The Effects of Cutting Trees in Haga

929
Lucinda Palme

The Effects of Cutting Trees in Haga

Leon Karlsson begins his day on bicycle towards his workplace in Haga—the area where history, holiness, heritage and hype converges. He dislikes to use public transport not that his income has steadily rose since he began to work from the age of eighteen but the trams and buses are not suitably connected from his home to his workplace. He has no fixed place to report for it can be anywhere in Gothenburg. And, he has three modes of transport depending upon the workstation and the weather either by bicycle or motorbike or high-end Volvo.

Autumn has begun. The middle of October smelt of a summery day. As he cycled in the crack of dawn while the city was still asleep, Leon felt to treat himself with a coffee and bullar the bun at a Pressbyrån in Korsvägen.

Pressbyrån may not serve the best coffee in the town but it is the most reliable shop for something to eat or drink as other cafes and bistros will be shut for the most part of the day: every one’s entitlement to work less and less and to have more and more time for oneself.

With the bullar in the backpack and coffee in one hand, Leon cycles to his spot in Haga and greets his colleagues. He is a crane operator. He has been operating contraptions of different kinds to cut, to lift, to bulldoze and to move things. In two decades, he has become an ace crane operator: mastered the machines to make them work with precision to minutest detail in a millisecond and with meticulousness down to a millimetre.

The team—to cut the trees and to make the foundation to build the train station in Haga as part of Västlänken the West Sweden Train—is ready for the work: cutting, digging, drilling, levelling, lifting, lopping, sawing, snapping, throwing. The leader of the team, Mathias Holmberg interacts with all the workers, and they disperse.

Leon changes his clothes in the temporary booth box, and with the coffee in hand he walks around to scan the trees before he jumps up to sit in the cabin of the crane. Four trees were cut yesterday, and few more today. Crosses, candles, and slogans steal his sight. Mourners have left a message on behalf of the dead trees: Welcome to my funeral! Preserver the Trees, Save the environment. At another tree, a candle reluctantly continues to glow at the bark of a chestnut tree that will be cut today. He comes closer to the tree, and notices: LEAVE ME, ALONE!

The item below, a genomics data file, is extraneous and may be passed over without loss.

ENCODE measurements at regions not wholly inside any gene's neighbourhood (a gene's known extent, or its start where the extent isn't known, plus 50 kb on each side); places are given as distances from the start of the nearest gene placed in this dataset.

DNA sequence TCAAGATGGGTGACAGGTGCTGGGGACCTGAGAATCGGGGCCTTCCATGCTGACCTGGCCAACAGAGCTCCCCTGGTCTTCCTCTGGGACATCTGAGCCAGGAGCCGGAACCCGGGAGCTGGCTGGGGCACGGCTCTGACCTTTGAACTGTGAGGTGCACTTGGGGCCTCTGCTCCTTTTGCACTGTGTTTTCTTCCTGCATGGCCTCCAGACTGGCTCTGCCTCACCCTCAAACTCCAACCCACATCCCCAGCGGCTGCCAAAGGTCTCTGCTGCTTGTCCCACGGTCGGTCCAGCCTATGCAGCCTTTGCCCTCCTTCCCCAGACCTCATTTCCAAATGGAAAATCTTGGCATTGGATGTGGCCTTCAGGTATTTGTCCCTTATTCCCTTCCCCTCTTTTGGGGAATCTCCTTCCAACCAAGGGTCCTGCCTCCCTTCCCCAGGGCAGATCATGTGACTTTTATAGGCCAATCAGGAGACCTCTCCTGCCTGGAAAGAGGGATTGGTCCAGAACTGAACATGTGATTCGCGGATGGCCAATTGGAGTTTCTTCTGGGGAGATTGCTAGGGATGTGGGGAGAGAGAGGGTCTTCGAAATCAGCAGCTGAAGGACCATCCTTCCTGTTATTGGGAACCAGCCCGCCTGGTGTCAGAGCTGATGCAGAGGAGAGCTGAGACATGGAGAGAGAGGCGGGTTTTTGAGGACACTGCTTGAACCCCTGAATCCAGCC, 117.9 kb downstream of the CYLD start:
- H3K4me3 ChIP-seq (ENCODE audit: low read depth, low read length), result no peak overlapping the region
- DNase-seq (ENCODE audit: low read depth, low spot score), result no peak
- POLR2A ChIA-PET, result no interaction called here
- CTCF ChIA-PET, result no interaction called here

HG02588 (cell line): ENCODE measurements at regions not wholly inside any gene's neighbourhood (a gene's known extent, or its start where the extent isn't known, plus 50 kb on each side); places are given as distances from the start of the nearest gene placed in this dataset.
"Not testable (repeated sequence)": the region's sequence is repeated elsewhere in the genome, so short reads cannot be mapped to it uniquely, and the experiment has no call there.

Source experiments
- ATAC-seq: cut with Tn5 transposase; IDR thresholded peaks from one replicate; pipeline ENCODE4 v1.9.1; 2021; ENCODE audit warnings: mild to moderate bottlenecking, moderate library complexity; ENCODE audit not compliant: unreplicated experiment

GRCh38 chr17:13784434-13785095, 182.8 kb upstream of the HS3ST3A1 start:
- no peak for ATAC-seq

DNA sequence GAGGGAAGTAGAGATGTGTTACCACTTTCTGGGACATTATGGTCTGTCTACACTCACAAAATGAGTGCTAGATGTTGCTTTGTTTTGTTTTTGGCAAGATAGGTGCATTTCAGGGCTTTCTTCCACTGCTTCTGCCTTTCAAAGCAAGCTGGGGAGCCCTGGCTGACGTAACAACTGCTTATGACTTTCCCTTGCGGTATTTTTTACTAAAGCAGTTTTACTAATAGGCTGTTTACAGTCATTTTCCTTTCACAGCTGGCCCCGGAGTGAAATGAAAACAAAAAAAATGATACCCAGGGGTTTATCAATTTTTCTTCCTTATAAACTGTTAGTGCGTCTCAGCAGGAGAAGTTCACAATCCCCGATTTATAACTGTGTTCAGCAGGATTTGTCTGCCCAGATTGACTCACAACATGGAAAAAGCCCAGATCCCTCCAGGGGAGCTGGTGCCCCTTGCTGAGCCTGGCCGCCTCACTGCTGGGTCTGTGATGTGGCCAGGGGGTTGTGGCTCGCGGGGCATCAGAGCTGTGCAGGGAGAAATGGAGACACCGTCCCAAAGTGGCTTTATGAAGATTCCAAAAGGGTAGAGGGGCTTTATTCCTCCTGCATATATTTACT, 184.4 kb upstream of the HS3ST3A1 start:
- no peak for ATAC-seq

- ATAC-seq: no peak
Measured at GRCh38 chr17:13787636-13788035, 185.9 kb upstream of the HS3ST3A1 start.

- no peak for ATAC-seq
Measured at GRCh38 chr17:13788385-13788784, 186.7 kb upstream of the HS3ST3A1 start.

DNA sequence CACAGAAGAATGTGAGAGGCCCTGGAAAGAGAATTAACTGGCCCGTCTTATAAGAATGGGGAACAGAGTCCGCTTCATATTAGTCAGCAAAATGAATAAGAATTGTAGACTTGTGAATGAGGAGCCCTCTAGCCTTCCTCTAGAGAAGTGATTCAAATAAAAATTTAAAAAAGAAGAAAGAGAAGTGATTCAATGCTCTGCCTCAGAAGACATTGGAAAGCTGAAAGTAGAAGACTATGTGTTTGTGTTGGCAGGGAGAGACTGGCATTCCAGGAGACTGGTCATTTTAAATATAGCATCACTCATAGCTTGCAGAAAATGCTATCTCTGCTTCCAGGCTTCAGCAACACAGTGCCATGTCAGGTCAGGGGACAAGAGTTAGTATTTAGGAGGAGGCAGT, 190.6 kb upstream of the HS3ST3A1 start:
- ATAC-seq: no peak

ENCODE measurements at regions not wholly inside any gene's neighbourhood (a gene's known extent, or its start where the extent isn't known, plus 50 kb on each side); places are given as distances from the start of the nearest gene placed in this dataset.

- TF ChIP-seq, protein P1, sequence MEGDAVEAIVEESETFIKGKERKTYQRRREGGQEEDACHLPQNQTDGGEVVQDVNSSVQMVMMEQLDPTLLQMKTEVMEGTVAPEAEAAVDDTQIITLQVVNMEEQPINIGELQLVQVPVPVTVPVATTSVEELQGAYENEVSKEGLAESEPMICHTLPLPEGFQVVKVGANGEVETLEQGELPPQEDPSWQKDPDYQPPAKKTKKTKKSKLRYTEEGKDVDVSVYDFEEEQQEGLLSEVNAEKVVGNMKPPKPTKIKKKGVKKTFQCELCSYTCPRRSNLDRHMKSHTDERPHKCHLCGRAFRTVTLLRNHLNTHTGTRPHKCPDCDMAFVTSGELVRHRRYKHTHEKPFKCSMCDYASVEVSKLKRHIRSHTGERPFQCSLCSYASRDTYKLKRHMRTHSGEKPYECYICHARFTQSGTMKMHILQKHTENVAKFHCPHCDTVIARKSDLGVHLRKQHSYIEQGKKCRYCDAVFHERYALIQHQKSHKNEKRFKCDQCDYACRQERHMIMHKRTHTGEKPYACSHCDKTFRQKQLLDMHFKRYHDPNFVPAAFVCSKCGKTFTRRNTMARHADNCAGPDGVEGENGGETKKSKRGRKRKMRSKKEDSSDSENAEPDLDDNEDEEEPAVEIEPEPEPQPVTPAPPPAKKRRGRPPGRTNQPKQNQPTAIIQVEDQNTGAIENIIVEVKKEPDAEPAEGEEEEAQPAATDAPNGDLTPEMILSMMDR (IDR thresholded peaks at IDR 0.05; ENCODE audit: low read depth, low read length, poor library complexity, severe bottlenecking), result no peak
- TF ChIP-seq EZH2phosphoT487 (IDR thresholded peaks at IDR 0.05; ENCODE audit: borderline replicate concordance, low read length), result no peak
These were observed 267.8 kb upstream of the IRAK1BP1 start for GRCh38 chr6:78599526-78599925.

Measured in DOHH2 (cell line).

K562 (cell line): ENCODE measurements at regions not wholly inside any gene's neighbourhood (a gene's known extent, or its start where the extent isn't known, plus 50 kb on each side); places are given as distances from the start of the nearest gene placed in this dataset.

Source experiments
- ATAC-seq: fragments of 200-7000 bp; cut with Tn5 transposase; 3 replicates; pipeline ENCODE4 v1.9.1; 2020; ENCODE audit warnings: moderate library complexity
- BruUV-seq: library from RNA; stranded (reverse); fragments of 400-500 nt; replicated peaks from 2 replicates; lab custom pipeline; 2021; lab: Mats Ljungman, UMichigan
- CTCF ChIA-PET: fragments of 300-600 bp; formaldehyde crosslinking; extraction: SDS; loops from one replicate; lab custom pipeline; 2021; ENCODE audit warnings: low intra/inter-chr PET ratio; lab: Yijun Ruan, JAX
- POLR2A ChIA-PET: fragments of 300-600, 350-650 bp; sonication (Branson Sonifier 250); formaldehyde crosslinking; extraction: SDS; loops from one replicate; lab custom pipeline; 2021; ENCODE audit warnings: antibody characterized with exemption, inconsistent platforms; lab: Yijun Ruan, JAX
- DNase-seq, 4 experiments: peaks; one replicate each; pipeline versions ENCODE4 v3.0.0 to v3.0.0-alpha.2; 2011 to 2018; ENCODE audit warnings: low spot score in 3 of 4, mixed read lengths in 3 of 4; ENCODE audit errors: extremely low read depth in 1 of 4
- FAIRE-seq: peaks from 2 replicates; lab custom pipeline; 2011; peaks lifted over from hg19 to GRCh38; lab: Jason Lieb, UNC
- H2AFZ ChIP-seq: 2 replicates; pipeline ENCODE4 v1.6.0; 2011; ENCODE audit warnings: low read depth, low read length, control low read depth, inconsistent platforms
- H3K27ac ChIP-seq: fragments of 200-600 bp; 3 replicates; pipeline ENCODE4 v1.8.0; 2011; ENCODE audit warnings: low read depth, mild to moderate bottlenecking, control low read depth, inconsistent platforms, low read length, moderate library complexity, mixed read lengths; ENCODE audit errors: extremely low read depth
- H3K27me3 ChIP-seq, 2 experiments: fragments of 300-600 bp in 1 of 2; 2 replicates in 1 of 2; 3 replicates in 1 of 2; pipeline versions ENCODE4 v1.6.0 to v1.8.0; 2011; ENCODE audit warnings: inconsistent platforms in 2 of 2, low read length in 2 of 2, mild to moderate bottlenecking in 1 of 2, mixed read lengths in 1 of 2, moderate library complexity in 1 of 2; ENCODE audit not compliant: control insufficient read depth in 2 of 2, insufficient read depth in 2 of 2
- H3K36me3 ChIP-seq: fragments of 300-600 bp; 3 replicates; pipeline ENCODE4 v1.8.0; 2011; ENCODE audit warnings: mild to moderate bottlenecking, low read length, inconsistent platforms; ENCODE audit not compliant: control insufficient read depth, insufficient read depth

In his career, Leon has been part of bulldozing buildings and cutting trees. He is neither affiliated to a social movement nor a member of any political party, but believed trees should be cut and trees should be planted. Seeing the messages of Gothenburgers for these trees, he feels their feelings and their memories with the trees in their midst: living memories. He thinks the trees may also create soothing sights for the residents possibly like the old houses in Haga.

In a spirit of utilitarianism and brutalism, the useless and medieval houses in Haga were razed to the ground by the local government like Mao Zedong’s China (remnants of the past: obstacles to equality and modernity). But when it realized the potential for tourism like elsewhere in Europe, it let the leftover buildings to remain: heritage. What is the use for trees when a big project is built when trees can be planted here in Haga or elsewhere?

The odour of freshly-sawn wood from a bark of a tree stirs Leon’s nostrils. The tree trunk lying on the ground is pinned with a poster of faces of politicians responsible for the project. The poster is a painting of ‘the Blind Leading the Blind’ of Pieter Breugel the Elder painted in 1568. He sees the ground around his feet filled with footprints of mourners who had been here last night to share their grief and helplessness to stop to cut the trees and to stop the Sweden West Train Project.

What can Leon do? At least he can walk away for today? He finds his boss talking to structural engineers, and stands aside him until he sees him. Leon says, ‘Feeling sick.’

‘You’re never sick,’ Mathias observes. He values Leon’s workmanship and work ethics.

‘Not in body but in mind,’ Leon answers.

‘If we don’t do someone will do it, go,’ Mathias says, and adds soothingly, ‘we have to see the bigger picture.’

‘There is a point…bigger picture,’ Leon says, and packs his backpack. He starts to cycle to see his octogenarian godmother who was one of the mourners for the cut and would-be cut trees.

—Lucinda Palme